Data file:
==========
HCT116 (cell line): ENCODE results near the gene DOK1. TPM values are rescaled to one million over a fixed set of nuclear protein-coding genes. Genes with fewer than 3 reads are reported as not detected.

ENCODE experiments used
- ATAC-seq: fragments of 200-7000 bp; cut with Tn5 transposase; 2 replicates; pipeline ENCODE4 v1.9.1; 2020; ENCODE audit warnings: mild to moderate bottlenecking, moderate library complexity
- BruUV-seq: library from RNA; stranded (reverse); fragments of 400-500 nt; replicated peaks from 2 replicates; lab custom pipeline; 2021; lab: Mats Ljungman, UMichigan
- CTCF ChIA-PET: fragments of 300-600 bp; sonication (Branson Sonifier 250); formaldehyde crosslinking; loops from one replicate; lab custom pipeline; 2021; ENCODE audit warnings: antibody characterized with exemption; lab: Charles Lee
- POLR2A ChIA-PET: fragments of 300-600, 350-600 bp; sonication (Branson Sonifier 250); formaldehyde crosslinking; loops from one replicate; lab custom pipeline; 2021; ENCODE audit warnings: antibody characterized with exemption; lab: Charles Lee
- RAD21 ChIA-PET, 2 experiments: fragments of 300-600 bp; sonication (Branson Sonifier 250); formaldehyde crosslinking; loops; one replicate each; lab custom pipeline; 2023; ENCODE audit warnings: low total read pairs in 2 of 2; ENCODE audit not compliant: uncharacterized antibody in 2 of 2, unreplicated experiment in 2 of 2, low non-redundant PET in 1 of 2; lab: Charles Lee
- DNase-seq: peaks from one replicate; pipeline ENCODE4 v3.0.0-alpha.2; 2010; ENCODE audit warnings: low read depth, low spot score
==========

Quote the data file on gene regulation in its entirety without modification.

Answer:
HCT116 (cell line): ENCODE results near the gene DOK1. TPM values are rescaled to one million over a fixed set of nuclear protein-coding genes. Genes with fewer than 3 reads are reported as not detected.

ENCODE experiments used
- ATAC-seq: fragments of 200-7000 bp; cut with Tn5 transposase; 2 replicates; pipeline ENCODE4 v1.9.1; 2020; ENCODE audit warnings: mild to moderate bottlenecking, moderate library complexity
- BruUV-seq: library from RNA; stranded (reverse); fragments of 400-500 nt; replicated peaks from 2 replicates; lab custom pipeline; 2021; lab: Mats Ljungman, UMichigan
- CTCF ChIA-PET: fragments of 300-600 bp; sonication (Branson Sonifier 250); formaldehyde crosslinking; loops from one replicate; lab custom pipeline; 2021; ENCODE audit warnings: antibody characterized with exemption; lab: Charles Lee
- POLR2A ChIA-PET: fragments of 300-600, 350-600 bp; sonication (Branson Sonifier 250); formaldehyde crosslinking; loops from one replicate; lab custom pipeline; 2021; ENCODE audit warnings: antibody characterized with exemption; lab: Charles Lee
- RAD21 ChIA-PET, 2 experiments: fragments of 300-600 bp; sonication (Branson Sonifier 250); formaldehyde crosslinking; loops; one replicate each; lab custom pipeline; 2023; ENCODE audit warnings: low total read pairs in 2 of 2; ENCODE audit not compliant: uncharacterized antibody in 2 of 2, unreplicated experiment in 2 of 2, low non-redundant PET in 1 of 2; lab: Charles Lee
- DNase-seq: peaks from one replicate; pipeline ENCODE4 v3.0.0-alpha.2; 2010; ENCODE audit warnings: low read depth, low spot score